Nature

  • New publication in Nature shows therapeutic silencing of microRNA-33a/b for atherosclerosis:
    Inhibition of miR-33a/b in non-human primates raises plasma HDL and lowers VLDL triglycerides
    K.J. Rayner et al.
    Nature 478, 404–407 (20 October 2011)
    http://www.nature.com/nature/journal/v478/n7369/full/nature10486.html

    Pre-clinical Data on miR-133
  • Regulus Therapeutics and Collaborators Publish New Pre-Clinical Data on microRNA-33 Demonstrating Key Role in Cholesterol Homeostasis and Fatty Acid Metabolism
  • Company to host webinar on October 26, 2011 to discuss findings

regulus therapeutics logoLA JOLLA, Calif., Oct. 20, 2011 /PRNewswire/ — Regulus Therapeutics Inc., a biopharmaceutical company leading the discovery and development of innovative medicines targeting microRNAs, and collaborators at NYU Langone Medical Center and Wake Forest Baptist Medical Center today announced the publication of new pre-clinical research findings in the journal Nature (Rayner et al., Nature, October 20, 2011). The new data show the first demonstration of marked increases in high density lipoprotein cholesterol (HDL-C), the ‘good’ cholesterol, and suppression of plasma triglyceride levels in non-human primates through inhibition of both microRNA-33a and microRNA-33b (miR-33a/b) with proprietary chemically modified anti-miR oligonucleotides. A webinar to discuss the new data will be hosted by Regulus and features Kathryn Moore, Ph.D., associate professor in the Department of Medicine at NYU Langone Medical Center and Regulus scientists (11:00am EDT, October 26, 2011).

“In addition to atherosclerotic plaque regression and enhanced reverse cholesterol transport that we previously observed in rodents with our collaborators at NYU Langone Medical Center, anti-miR-33 treatment is now shown to [click to continue…]

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microRNA 21 ArticlemicroRNA-21 is a very popular study target these days, which is not surprising given its overexpression in many human tumors, and was profiled on the miRNA blog back in February as the “microRNA of the week”.

Researchers at Yale have now demonstrated what they call ‘oncomiR addiction’ (the dependence of some cancer types on certain microRNAs for maintenance of the malignant phenotype) for miR-21 by pre-B-cell lymphoma. They show for the first time in vitro that overexpression of miR-21 leads to a pre-B malignant lymphoid-like phenotype and that when miR-21 is inactivated, the tumors regress completely in a few days. Their research not only demonstrates that mir-21 is a genuine oncogene but that tumors can also become addicted to oncomiRs. This and other work supports miR-21 as a drug target for treatment of human cancers.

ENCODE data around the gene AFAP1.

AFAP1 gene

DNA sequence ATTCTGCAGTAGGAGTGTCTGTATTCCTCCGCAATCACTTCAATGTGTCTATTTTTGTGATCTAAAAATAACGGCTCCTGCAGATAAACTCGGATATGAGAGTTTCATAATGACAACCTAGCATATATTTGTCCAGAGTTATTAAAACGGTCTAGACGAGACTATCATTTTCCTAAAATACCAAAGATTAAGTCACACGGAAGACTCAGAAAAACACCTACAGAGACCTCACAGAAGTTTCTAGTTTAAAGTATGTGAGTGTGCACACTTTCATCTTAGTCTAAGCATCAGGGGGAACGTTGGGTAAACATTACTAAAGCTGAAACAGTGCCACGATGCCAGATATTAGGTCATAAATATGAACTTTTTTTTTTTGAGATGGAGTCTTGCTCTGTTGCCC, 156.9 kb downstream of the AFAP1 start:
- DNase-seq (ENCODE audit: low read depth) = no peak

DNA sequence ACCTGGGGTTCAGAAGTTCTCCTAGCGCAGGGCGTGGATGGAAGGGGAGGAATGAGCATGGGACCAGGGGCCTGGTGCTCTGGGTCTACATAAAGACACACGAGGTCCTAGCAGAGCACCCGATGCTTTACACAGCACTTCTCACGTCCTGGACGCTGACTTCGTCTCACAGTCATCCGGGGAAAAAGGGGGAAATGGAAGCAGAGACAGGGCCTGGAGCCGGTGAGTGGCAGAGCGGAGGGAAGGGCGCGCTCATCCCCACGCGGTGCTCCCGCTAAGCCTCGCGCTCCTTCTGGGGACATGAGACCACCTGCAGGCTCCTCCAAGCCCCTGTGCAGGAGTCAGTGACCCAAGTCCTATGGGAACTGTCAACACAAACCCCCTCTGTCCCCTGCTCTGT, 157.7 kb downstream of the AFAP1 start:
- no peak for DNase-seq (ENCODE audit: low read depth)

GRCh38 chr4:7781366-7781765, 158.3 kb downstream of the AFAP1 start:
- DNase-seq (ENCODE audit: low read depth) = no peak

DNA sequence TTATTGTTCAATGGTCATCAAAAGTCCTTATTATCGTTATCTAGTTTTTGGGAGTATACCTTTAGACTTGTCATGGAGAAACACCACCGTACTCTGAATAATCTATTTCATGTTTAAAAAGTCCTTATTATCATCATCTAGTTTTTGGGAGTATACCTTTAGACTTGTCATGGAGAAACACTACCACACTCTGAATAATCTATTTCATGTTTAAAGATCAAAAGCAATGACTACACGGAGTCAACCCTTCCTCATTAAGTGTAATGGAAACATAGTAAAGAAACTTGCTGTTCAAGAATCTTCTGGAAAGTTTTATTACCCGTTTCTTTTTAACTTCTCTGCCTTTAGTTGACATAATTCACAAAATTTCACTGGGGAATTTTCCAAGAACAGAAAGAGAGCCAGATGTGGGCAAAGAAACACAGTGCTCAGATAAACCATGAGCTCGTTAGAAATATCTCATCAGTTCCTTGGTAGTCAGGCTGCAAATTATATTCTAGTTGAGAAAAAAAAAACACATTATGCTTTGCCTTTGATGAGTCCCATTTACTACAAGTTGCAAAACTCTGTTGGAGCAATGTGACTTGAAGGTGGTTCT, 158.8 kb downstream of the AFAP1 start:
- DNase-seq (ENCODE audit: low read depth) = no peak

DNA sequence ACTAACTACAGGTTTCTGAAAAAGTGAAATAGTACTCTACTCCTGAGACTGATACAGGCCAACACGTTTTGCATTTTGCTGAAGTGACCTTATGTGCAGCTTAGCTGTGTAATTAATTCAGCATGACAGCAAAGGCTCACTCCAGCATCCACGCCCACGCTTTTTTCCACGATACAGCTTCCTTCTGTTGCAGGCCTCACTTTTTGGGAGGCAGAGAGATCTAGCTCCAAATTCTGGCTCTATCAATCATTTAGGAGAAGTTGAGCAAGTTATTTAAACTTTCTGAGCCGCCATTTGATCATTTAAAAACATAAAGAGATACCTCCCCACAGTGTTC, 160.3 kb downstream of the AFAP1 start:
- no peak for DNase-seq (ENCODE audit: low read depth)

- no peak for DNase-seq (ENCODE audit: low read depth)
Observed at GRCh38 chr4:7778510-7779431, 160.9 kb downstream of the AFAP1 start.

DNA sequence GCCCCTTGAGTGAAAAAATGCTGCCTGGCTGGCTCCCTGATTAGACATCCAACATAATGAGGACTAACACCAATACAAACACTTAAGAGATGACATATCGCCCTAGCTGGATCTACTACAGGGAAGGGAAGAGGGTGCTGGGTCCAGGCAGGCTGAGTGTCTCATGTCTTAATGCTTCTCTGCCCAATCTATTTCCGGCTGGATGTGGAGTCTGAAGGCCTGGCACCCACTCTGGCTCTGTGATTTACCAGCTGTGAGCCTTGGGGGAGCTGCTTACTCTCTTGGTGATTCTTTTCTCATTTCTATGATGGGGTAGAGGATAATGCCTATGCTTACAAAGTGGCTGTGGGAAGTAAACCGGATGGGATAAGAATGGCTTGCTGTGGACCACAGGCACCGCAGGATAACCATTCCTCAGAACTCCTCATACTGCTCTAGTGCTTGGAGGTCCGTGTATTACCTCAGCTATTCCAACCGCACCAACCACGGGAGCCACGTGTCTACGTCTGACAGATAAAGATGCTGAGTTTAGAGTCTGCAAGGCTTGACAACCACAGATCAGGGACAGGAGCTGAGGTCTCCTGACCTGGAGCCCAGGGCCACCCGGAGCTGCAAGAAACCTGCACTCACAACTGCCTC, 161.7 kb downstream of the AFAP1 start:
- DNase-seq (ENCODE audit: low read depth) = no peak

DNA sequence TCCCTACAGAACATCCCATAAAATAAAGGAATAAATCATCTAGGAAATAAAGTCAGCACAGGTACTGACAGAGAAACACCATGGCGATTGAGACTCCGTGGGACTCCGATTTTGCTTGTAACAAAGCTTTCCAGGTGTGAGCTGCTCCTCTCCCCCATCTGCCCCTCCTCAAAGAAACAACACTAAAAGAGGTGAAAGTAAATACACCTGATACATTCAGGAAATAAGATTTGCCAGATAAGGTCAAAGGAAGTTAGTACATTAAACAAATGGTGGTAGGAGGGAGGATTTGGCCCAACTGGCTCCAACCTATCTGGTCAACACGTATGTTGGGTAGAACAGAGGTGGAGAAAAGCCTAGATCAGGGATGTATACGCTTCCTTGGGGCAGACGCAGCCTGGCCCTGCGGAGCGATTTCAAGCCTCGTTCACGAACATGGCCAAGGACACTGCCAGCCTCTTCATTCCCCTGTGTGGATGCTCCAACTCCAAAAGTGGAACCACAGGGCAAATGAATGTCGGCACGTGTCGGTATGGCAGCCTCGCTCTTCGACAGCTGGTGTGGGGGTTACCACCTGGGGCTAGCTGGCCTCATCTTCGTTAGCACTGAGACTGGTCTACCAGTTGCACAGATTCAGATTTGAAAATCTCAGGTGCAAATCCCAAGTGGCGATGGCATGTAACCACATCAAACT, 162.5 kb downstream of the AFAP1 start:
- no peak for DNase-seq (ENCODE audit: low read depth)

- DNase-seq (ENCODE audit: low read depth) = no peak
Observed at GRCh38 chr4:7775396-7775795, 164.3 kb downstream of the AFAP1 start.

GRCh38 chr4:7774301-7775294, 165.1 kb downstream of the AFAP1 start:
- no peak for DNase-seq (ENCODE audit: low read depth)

Medina PP, Nolde M, Slack FJ (2010) OncomiR addiction in an in vivo model of microRNA-21-induced pre-B-cell lymphoma. Nature [Epub ahead of print]. [abstract]

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MicroRNAs…not fossils

by Chris on February 2, 2010

in Publications

The last ancestor we shared with worms lived 600 million years ago and may already have had a sophisticated brain that released hormones into the blood and was connected to various sensory organs. The evidence comes not from a newly found fossil, but from the study of microRNAs in a group of animals alive today representing an outgroup to the bilaterians, Platynereis dumerilii, a protostome retaining ancestral bilaterian features, Capitella, another marine annelid, the sea urchin Strongylocentrotus, a deuterostome, and the sea anemone Nematostella. Scientists at the European Molecular Biology Laboratory (EMBL) in Heidelberg, Germany, have discovered that these molecules are found in the exact same tissues in animals as diverse as sea anemones, worms, and humans, hinting at an early origin of these tissues in animal evolution.  (read more…)

Christodoulou F, Raible F, Tomer R, Simakov O, Trachana K, Klaus S, Snyman H, Hannon GJ, Bork P, Arendt D. (2010) Ancient animal microRNAs and the evolution of tissue identity. Nature [Epub ahead of print] [abstract]

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microRNAs Supplement – Nature

by Chris on December 18, 2009

in Publications

coverMicroRNAs (miRNAs) are small, non–coding RNAs found in plants and animals. They regulate gene expression by binding to complementary sequences within target mRNAs. The mammalian genome encodes hundreds of miRNAs that collectively affect the expression of about one–third of all genes. This collection showcases the latest papers from Nature that explore the biogenesis, biological effects in both normal and diseased cells, and therapeutic potential of miRNAs. (read more)

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